data  data_driven  databases  marketing  frameworks  Condé_Nast  mindsets  latent  companywide 
july 2012 by jerryking
Investment Strategies in Private Equity
Summer 2003| The Journal of Private Equity | Varun Sood
Adverse selection arises in a market
where buyers cannot accurately gauge the
quality of the product that they are buying. It
suggests that in such a case, the marketplace
most likely will contain generally poor-quality
products. This concept, also referred to as the
“hidden information” problem, is well known
in areas such as insurance and banking. In
simple terms, the theory is that there will
always be a seller for a poor-quality good,
because a seller of such items will always want
to sell. Therefore, by “self-selection,” poor quality
goods will be overrepresented in offers
made to buyers as well as in those accepted for
purchase.
private_equity  asymmetrical  moral_hazards  investing  strategies  overrepresentation  self-selection  adverse_selection  latent  hidden  Gresham's_law 
november 2011 by jerryking
The Door-To-Door Billionaire Daryl Harms knows how to turn dull businesses into big profits. But can he really do it with your garbage? - May 1, 2003
By Ed Welles
May 1, 2003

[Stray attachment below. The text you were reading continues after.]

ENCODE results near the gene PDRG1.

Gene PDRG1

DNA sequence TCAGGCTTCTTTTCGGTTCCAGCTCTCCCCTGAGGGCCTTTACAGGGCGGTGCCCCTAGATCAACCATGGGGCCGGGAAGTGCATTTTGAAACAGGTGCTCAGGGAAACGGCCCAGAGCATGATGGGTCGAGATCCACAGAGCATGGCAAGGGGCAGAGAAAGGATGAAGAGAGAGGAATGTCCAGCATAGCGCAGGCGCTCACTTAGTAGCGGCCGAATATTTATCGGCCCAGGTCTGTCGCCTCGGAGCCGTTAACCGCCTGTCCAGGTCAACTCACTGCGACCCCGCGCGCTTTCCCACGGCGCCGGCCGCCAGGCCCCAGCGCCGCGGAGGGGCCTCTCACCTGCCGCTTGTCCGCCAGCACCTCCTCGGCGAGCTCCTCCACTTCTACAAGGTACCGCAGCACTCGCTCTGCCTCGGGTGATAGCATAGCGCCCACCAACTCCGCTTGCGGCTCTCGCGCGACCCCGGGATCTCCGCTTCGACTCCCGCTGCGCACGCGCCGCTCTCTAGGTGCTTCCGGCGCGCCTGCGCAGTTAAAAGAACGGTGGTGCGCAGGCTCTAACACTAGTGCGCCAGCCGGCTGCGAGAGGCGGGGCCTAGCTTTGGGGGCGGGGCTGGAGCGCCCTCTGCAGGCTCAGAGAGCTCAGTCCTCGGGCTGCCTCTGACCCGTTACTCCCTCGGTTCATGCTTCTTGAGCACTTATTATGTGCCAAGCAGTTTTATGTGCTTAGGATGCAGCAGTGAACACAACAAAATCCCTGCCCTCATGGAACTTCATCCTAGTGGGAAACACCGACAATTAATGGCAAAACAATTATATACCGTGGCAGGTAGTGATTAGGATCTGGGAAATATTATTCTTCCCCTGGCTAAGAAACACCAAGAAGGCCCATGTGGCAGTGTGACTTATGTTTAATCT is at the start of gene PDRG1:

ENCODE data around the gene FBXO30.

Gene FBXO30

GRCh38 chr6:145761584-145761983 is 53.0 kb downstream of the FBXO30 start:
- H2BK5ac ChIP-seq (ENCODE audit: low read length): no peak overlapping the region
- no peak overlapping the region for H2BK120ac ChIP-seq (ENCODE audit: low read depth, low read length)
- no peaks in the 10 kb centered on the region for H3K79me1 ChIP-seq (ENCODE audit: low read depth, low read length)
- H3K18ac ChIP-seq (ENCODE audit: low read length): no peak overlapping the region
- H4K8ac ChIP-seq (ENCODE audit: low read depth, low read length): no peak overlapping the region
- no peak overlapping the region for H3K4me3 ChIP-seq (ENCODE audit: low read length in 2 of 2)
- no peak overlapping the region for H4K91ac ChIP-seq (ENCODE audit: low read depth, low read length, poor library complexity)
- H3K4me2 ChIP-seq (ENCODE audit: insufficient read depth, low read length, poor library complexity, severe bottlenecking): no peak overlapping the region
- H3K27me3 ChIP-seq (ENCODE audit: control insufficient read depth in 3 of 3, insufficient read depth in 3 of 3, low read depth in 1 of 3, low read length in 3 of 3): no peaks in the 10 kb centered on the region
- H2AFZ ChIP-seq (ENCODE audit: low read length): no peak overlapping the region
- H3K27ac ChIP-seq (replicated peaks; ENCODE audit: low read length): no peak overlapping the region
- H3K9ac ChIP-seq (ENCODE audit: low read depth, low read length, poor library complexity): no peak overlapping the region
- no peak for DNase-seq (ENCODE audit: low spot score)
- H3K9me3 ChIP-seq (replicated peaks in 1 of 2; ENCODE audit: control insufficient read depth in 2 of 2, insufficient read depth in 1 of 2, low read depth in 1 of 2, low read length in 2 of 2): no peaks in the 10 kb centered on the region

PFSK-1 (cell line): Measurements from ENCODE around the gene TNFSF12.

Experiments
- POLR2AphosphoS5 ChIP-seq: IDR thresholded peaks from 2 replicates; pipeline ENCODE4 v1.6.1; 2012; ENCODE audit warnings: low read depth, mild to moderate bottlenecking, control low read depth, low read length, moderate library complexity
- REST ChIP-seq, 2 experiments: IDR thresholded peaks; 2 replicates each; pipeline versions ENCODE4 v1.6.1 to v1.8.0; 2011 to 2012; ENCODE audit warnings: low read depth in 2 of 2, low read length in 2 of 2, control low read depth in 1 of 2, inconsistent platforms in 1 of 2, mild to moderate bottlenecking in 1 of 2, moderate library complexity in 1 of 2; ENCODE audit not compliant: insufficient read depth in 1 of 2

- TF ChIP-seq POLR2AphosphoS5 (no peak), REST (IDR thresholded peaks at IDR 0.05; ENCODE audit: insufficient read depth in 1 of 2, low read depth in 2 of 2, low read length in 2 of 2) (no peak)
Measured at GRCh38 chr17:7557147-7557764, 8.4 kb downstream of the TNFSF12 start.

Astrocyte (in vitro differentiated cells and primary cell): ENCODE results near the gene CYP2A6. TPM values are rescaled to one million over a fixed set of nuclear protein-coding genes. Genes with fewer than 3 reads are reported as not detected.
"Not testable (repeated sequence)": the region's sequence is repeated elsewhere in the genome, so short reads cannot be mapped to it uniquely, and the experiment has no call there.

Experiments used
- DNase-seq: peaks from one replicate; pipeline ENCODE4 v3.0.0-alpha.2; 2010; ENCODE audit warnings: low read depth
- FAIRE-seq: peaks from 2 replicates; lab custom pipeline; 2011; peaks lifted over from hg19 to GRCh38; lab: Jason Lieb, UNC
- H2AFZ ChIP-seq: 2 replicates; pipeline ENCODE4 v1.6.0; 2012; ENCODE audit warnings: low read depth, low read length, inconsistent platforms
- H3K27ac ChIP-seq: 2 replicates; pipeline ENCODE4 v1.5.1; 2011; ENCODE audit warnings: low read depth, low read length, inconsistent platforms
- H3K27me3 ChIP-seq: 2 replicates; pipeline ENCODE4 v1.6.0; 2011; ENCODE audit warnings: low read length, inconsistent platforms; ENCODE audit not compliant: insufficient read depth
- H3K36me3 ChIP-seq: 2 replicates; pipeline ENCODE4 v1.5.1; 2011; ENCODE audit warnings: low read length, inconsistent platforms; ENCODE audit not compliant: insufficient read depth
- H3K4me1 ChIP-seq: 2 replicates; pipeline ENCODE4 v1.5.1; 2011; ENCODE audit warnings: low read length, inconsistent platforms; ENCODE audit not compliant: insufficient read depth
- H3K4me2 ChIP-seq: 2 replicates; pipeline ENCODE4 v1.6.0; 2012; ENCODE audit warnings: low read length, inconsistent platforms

Harms spots trends sooner and bears down harder than most entrepreneurs--a combination that has made him wildly wealthy, if not exactly famous. But his next venture--more on that later-- just might transform him into a household name on the order of, say, Warren Buffett. Like Buffett, Daryl Harms, 51, patiently trolls for perfect businesses in which he can build long-term value via his Masada Resource Group, based in Birmingham. He hunts down overlooked opportunities that don't trade on trendy brand names or cutting-edge technologies...When selling cable service, Harms went block to block, zeroing in on houses with the tallest antennas. Other salesfolk reflexively bypassed such homes because they assumed that better reception wasn't an issue for them. Harms targeted those customers first. "I told them, 'I can see you stand tall. Of all the people on the street you understand the value of TV,' " he recalls saying. " 'If we put cable in, you can compare it with what you have now. If you don't like it, we'll come back and take it out.' " Such "influencers," in Harms's lingo, made it easier for him to convert whole blocks....Spurred by a poll that showed that 92% of Americans considered themselves "environmentalists," Harms and his employees spent a year studying the recycling market only to decide that the real money lay in garbage. From there they sought out the best ethanol conversion technology. Having found it--at the Tennessee Valley Authority--they worked for five years to tweak the science, an effort that has earned Masada 18 patents. "Today's risky business climate warrants thoroughness," Harms says..."The theme is that there is always a consumer need to be addressed," explains Wheeler. "People will always talk on the phone, watch television, and produce garbage."...Asking the right question, it seems, comes naturally to Harms. Entrepreneurs fail, he believes, because they "get too microscopic in their thinking. In business it's very easy to get the right answer to the wrong question." According to Wheeler, Harms failed to ask the right question when he set up a venture called Postron, which allowed cable TV subscribers to receive their bills via cable and print them out on a printer attached to their TVs. What Harms didn't ask, says Wheeler, was "whether consumers wanted another piece of hardware." They didn't...Harms finds customers where no one else thinks to look. When he started selling burglar alarms in 1985, he didn't target high-crime areas. Instead he identified places where the perception of vulnerability was greatest--which he determined by calculating how much space the local paper devoted to crime. The first cellphone license he sought was for a desolate stretch of highway between Lincoln and Omaha rather than in a major population center. Why? Because, as Page says, "what else were people going to do in their cars but talk on the phone?" Aside from overlooked customers, Harms seeks another component to every business: recurring revenue of roughly $25 a month per user. "That's a bite that most people can get used to paying," he reasons. For him it translates into healthy cash flow, which fosters predictability and enables a business to survive hard times. Besides, "the more reliable the cash flow, the higher a multiple of that cash flow you can get for your company," he notes.